Fortnum & Mason storefront in old town London. (Photo by Elisa Rolle)
Venerable , one of the world’s oldest tea brands, retains its retail vibrancy. Sales of the UK-brand are up 12% to £138 million ($178 million), and profits rose 26% to £12.1 million ($15.9 million) for 12 months ending in mid-July.
Coming in the wake of the uncertainty surrounding Brexit and slowing sales in Hong Kong—the location of Fortnum’s only store outside the UK—this news is both encouraging and offers useful insight.
The brand credits innovation as a significant reason for the boost in sales. Last year the company introduced a £16.95 ($22.35) Sparkling Tea for a world that appreciates elegance in food and drink. The company at launch that its “sparkling tea, a celebration-ready, organic blend of eight famous and rare brews, builds on Fortnum’s expertise in tea and responds to growing consumer appetites for sophisticated, non-alcoholic beverages.”
The brewed teas are blended with grape juice and lemon juice to make a refreshingly unique, non-alcoholic alternative that is only comparable to Champagne or sparkling wine.
Tea and alcohol have made the rounds – Fortnum & Mason themselves have a range that includes the Bloody Mary Tea and Gin and Tonic Tea – but this innovation is more exciting. The tea demanded the expertise of both wine and tea experts of the company. It is conceptualized by the award-winning Danish sommelier Jacob Kocemba who combined Chinese green, gunpowder green, jasmine green, Darjeeling, Japanese matcha, Nepalese jun chiya, Ceylon greenfield and Chinese silver needles, for a first.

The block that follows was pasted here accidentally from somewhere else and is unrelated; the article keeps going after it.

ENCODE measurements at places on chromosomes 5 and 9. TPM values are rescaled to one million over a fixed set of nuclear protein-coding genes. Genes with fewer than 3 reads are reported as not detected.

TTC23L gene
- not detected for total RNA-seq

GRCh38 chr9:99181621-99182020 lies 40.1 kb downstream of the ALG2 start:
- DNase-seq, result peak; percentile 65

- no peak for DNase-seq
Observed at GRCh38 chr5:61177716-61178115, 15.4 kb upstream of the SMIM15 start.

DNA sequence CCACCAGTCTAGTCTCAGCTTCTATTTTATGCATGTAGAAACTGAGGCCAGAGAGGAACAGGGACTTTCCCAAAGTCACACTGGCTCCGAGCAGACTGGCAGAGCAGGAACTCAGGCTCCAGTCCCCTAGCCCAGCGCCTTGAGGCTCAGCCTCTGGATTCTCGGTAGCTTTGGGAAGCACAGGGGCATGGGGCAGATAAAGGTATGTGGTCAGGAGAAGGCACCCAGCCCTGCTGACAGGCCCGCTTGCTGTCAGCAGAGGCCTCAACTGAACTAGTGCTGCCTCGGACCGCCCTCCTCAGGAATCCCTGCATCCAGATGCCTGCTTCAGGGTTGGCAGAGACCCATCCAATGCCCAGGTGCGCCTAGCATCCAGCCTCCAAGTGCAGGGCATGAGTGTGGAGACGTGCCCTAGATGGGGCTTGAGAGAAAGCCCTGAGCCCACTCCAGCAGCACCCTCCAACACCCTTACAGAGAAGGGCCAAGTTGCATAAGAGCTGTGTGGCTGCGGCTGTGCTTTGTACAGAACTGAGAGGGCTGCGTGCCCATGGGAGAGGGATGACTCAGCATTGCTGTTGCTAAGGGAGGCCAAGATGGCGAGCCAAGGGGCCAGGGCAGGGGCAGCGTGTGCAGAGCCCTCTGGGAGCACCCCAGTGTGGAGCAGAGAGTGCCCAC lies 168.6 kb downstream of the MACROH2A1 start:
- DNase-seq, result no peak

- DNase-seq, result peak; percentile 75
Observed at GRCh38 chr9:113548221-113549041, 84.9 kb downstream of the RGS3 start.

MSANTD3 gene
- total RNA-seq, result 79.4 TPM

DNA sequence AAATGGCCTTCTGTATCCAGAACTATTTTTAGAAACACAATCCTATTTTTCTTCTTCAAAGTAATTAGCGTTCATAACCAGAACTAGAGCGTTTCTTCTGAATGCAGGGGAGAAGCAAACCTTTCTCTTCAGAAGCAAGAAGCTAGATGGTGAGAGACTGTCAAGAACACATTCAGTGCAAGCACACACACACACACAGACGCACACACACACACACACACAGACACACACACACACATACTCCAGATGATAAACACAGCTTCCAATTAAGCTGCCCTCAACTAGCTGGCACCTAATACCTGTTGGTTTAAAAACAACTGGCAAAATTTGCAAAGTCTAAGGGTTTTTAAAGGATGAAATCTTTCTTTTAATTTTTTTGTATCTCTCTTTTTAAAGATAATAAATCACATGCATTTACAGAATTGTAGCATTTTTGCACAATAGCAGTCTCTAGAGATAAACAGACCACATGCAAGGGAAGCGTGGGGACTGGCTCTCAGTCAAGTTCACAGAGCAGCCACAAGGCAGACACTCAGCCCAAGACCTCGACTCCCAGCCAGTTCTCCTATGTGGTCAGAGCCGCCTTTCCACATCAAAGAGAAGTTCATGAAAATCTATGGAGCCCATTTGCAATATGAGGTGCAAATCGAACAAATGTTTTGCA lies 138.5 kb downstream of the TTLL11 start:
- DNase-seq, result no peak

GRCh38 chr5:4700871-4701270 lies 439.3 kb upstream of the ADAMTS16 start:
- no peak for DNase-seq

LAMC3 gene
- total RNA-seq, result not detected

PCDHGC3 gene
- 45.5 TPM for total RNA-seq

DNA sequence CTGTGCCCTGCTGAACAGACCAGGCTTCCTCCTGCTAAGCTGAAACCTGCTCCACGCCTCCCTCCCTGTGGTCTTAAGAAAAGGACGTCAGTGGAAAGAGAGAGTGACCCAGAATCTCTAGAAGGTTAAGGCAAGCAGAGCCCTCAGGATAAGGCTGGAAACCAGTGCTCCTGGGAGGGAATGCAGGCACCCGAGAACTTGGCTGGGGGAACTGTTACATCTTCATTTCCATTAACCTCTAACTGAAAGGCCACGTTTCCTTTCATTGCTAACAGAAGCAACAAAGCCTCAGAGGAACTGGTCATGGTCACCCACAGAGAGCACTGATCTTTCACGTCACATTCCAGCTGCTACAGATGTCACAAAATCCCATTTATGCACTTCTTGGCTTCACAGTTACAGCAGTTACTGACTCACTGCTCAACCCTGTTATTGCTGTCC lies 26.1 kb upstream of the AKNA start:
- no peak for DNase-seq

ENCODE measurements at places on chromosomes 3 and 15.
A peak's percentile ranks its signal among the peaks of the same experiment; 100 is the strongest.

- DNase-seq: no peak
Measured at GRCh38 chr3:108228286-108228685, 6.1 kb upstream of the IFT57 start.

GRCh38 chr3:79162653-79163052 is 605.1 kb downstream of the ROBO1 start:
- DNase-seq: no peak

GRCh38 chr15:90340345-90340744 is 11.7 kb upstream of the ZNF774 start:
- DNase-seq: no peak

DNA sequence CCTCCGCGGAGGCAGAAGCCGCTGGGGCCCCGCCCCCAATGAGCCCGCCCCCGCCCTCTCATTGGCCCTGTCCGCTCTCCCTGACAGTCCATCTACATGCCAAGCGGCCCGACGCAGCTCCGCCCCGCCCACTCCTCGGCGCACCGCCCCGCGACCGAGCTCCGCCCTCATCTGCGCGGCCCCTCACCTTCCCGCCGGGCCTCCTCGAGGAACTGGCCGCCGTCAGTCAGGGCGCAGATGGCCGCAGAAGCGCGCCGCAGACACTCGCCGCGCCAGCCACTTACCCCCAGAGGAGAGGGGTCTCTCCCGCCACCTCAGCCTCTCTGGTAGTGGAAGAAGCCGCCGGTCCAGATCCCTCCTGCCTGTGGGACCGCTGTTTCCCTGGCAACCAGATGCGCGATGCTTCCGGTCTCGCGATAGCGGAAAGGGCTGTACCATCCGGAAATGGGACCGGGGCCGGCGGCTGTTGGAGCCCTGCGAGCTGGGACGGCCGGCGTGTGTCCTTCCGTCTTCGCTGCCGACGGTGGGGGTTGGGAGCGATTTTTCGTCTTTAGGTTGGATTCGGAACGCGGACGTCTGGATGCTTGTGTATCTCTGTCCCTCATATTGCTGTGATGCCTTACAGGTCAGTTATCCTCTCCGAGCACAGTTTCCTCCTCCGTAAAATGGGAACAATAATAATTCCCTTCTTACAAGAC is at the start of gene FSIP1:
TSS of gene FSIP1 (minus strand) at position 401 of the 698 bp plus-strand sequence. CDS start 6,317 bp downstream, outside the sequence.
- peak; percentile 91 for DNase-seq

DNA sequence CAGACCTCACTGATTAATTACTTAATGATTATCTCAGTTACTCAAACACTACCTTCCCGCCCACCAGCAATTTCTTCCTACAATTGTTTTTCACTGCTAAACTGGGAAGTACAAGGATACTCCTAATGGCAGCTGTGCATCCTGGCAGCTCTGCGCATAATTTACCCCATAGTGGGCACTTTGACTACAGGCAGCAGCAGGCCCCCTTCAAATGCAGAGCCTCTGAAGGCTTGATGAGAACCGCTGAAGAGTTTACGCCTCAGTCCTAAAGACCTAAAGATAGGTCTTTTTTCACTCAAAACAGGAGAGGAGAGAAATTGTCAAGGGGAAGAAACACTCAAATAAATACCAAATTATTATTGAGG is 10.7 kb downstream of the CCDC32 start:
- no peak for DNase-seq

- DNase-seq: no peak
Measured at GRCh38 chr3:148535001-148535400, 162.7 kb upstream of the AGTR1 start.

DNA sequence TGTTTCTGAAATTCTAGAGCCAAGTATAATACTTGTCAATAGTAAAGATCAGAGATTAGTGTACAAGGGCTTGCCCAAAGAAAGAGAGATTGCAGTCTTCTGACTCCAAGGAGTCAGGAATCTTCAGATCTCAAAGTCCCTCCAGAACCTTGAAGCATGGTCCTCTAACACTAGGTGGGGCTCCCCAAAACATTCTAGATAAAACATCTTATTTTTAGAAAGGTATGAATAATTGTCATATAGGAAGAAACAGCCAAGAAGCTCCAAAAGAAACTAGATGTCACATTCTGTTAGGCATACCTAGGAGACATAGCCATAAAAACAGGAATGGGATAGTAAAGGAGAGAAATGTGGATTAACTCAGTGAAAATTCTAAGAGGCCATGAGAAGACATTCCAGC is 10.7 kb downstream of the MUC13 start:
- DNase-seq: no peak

The tea is described as “off-dry and medium-bodied featuring primary notes of tropical fruits, while the lemongrass and Darjeeling palate finishes with waves of tea and water mint.” Designed to pair with food, it works through a range from fresh seafood to sweet after-dinner treats, according to the company.
The high street retail brand was founded in 1707 by builder William Fortnum, who took a post as a royal footman in Queen Anne’s household (where he was permitted to sell the royal’s half-used candlewax at a profit). He found a business partner in landlord Hugh Mason, a shopkeeper turned grocer in a story worthy of an old classic. In the Victorian era, Fortnum & Mason were the royal caterers for special occasions at the Court. It is reported that Queen Victoria sent the brand’s beef tea to Florence Nightingale’s hospitals during the Crimean war. There are many firsts to its credit. It is the birthplace of the Scotch egg (1738); the first to stock tinned baked beans made by HJ Heinz (1886) and creators of the Royal Blend of tea made from Assam and Sri Lankan black teas (1902). The company was bought over by the Weston group in 1951 and now has four stores in the UK and one in Hong Kong.
In recent years, the retailer reported climbing tea sales, with a rise in upmarket tea-drinking; what has undoubtedly helped it grow is its emphasis and commitment to innovation, with food and now with tea. Fortnum & Mason’s Sparkling Tea is also an indicator of the trends in how tastes are changing among customers by clearly acknowledging the market for holiday shoppers who are seeking non-alcoholic gifts and beverages.